There’s nothing like a good funny-face session in an old-school photo booth (find locations at, but we like the ones at Stellar Pizza, Ale and Cocktails and Jillian’s Billiards Club) to set off a wave of snort-laughs with your friends. We like the anticipation of waiting for the machine to spit out a strip of B&W photos, too. So, pull the curtain shut, cross your eyes and stick out your tongue—trust us, it’s healing.

13. Go Hawaiian

We know plenty of Seattleites who up and leave in January, crossing the Pacific to our 50th state. But you can save the airfare and experience Hawai‘i without leaving Seattle:
EAT: Owned and operated by, yes, a family that hails from Kaua‘i, the Kauai Family Restaurant in Georgetown offers an authentic experience that makes it a favorite. Hawaiian transplants generally consider it the best purveyor of Hawaiian food in Seattle, thanks to staples like loco moco (hamburger patties topped with eggs, covered in brown gravy on a bed of rice), kalua pig (shredded roasted pork) and lau lau (pork wrapped in taro and ti leaves). Besides a thorough menu stocked with the requisite items, popular Kona Kitchen in Maple Leaf is noteworthy for two things: its Friday- and Saturday-night karaoke, when a relaxed family dining atmosphere gives way to wailing at the restaurant bar; and its actor-owner, Yuji Okumoto (who runs the place with his wife, Angie), known for his portrayal of Ralph Macchio’s nemesis in The Karate Kid, Part II.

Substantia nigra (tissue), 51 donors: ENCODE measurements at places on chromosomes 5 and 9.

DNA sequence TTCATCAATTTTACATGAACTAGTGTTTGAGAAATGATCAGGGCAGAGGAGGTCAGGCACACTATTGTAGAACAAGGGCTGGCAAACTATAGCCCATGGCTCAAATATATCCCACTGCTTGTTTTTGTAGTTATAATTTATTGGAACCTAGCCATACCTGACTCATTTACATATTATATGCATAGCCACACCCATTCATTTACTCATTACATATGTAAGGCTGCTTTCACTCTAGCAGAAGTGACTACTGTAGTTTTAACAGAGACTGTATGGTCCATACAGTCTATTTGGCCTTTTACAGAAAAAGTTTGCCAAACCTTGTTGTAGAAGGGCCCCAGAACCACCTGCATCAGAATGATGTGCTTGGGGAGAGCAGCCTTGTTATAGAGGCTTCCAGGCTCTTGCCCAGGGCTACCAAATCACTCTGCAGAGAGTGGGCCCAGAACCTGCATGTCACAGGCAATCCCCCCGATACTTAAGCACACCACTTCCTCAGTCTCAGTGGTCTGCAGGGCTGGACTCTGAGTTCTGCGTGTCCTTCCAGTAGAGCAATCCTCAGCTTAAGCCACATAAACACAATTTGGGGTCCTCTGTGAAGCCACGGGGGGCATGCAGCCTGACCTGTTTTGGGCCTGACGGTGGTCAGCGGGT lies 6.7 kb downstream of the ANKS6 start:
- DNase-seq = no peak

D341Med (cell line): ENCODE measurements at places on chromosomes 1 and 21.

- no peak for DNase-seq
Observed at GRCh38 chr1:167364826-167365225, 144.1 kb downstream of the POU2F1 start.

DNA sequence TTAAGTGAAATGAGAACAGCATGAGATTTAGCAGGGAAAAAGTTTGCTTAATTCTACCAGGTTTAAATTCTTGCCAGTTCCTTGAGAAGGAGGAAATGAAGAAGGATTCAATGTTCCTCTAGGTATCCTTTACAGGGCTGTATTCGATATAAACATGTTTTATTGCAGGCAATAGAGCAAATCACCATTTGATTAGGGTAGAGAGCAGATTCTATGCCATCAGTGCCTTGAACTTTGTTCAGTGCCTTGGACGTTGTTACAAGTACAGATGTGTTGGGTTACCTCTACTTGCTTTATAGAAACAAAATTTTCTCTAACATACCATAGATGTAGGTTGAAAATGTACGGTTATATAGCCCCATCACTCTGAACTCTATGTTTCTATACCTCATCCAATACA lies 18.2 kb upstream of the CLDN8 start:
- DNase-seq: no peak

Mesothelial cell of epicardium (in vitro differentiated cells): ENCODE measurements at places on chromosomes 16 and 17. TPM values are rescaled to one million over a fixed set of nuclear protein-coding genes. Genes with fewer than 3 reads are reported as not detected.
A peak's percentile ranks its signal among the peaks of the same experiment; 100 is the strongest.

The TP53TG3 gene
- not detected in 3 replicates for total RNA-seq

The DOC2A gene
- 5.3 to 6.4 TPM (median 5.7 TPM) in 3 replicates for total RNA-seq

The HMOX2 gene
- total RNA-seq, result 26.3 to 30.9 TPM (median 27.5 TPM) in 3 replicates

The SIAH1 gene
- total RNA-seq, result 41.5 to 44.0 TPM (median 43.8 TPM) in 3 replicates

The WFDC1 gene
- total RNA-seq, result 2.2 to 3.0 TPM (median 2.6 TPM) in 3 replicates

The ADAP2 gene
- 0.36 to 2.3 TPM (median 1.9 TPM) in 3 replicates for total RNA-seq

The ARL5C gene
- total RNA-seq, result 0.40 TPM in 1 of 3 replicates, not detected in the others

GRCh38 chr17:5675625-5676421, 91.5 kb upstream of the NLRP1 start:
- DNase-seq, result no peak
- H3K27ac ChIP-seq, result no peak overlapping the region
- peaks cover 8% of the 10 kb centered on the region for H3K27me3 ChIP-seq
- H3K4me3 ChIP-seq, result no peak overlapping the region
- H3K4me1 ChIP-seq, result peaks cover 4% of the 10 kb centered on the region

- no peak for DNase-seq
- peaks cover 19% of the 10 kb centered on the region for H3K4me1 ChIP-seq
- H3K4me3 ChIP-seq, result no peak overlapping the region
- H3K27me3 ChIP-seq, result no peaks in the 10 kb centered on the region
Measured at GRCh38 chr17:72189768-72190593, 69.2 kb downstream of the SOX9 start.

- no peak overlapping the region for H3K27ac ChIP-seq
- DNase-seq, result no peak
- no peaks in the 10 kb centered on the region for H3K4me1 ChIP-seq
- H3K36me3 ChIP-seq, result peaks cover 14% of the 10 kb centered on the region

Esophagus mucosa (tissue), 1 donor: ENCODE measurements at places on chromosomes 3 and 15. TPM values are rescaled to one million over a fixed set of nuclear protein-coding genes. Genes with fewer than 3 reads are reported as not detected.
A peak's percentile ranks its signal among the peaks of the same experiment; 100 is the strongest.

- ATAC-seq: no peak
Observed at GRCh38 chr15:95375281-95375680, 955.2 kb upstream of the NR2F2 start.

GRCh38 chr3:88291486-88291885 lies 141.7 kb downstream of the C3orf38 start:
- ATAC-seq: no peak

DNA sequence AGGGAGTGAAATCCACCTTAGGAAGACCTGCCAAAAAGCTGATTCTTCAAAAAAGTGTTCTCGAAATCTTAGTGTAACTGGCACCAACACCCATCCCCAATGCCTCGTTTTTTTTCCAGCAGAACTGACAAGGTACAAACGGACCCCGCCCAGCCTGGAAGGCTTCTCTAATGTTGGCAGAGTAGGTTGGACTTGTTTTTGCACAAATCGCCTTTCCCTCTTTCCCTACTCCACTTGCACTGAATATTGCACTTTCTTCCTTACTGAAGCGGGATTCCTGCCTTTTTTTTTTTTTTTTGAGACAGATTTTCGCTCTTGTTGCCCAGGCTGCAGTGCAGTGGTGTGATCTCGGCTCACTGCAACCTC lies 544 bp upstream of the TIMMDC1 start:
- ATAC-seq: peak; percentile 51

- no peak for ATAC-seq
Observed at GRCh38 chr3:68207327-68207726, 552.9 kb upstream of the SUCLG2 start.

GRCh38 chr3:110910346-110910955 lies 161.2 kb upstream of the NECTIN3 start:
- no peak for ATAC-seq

SHOP: Running the gamut from authentic island items to tacky kitsch, Wallingford’s Hawai‘i General Store and Gallery is a valuable resource in the dreary winter months for Hawaiian expats looking for a reminder of home or Seattleites looking to liven up their dwelling with some loud tropical colors. Here you can buy lei both real and plastic; find literature with Hawai‘i-related folklore, song lyrics and sheet music, and recipes; and pick from an assortment of clothing, calendars, snacks, lamps, necklaces and Hawaiian music CDs.
PLAY: Nothing says Hawai‘i like the hula, and you can learn the dance that gives graceful visual expression to an accompanying song or chant at Greenwood’s American Dance Institute. Hawai‘i native Kathy DeAguiar, who is well versed in the Hawaiian dance tradition, teaches classes for kids ages 8­­–12 (adult classes are planned with an anticipated studio expansion), and offers private and group lessons for adults at her own halau (hula studio).

14. Visit the jungle
A trip to the Woodland Park Zoo can unleash your inner chimp—and doesn’t that always put a smile on your face? When it’s raining cats and dogs, head to the zoo’s tropical rain forest exhibit and pretend you’re in Ecuador.

15. Get steamed

The blissed-out, smiling folks gliding out the door of South Lake Union’s Banya 5 are experiencing “Banya-head,” says Larry Holman, marketing and client services director—and you can, too. The road to euphoria begins in the “Parilka,” a sauna where the temp varies between 210 and 240 degrees (coed—wear your bathing suit). Yes, it’s hot, but it’ll be worth it because your next move is a bracing dip into a cold plunge pool. The airy, light-filled space also offers a saltwater pool, steam room and hot water whirlpool to loosen up your achy muscles and get your circulation going.